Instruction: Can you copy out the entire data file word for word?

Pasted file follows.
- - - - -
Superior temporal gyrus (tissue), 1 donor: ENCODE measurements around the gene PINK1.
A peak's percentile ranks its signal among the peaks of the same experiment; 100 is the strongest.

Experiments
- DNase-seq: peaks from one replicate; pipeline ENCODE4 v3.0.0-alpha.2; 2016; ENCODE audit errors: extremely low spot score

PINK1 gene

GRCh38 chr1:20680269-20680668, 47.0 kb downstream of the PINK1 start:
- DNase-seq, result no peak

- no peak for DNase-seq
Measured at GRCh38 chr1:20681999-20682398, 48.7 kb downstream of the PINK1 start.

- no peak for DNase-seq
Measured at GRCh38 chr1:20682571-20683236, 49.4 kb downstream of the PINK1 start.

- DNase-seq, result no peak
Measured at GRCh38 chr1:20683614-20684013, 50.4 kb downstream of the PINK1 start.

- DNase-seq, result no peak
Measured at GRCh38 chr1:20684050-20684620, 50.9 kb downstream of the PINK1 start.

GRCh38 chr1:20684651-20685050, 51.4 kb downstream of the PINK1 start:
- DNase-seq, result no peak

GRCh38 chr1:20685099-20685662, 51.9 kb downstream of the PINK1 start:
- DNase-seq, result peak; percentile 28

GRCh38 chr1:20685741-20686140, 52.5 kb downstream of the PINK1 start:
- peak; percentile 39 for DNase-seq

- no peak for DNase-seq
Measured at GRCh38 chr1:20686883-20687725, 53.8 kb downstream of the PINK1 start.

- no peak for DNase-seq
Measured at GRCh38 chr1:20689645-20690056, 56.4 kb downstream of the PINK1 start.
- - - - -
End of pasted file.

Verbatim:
Superior temporal gyrus (tissue), 1 donor: ENCODE measurements around the gene PINK1.
A peak's percentile ranks its signal among the peaks of the same experiment; 100 is the strongest.

Experiments
- DNase-seq: peaks from one replicate; pipeline ENCODE4 v3.0.0-alpha.2; 2016; ENCODE audit errors: extremely low spot score

PINK1 gene

GRCh38 chr1:20680269-20680668, 47.0 kb downstream of the PINK1 start:
- DNase-seq, result no peak

- no peak for DNase-seq
Measured at GRCh38 chr1:20681999-20682398, 48.7 kb downstream of the PINK1 start.

- no peak for DNase-seq
Measured at GRCh38 chr1:20682571-20683236, 49.4 kb downstream of the PINK1 start.

- DNase-seq, result no peak
Measured at GRCh38 chr1:20683614-20684013, 50.4 kb downstream of the PINK1 start.

- DNase-seq, result no peak
Measured at GRCh38 chr1:20684050-20684620, 50.9 kb downstream of the PINK1 start.

GRCh38 chr1:20684651-20685050, 51.4 kb downstream of the PINK1 start:
- DNase-seq, result no peak

GRCh38 chr1:20685099-20685662, 51.9 kb downstream of the PINK1 start:
- DNase-seq, result peak; percentile 28

GRCh38 chr1:20685741-20686140, 52.5 kb downstream of the PINK1 start:
- peak; percentile 39 for DNase-seq

- no peak for DNase-seq
Measured at GRCh38 chr1:20686883-20687725, 53.8 kb downstream of the PINK1 start.

- no peak for DNase-seq
Measured at GRCh38 chr1:20689645-20690056, 56.4 kb downstream of the PINK1 start.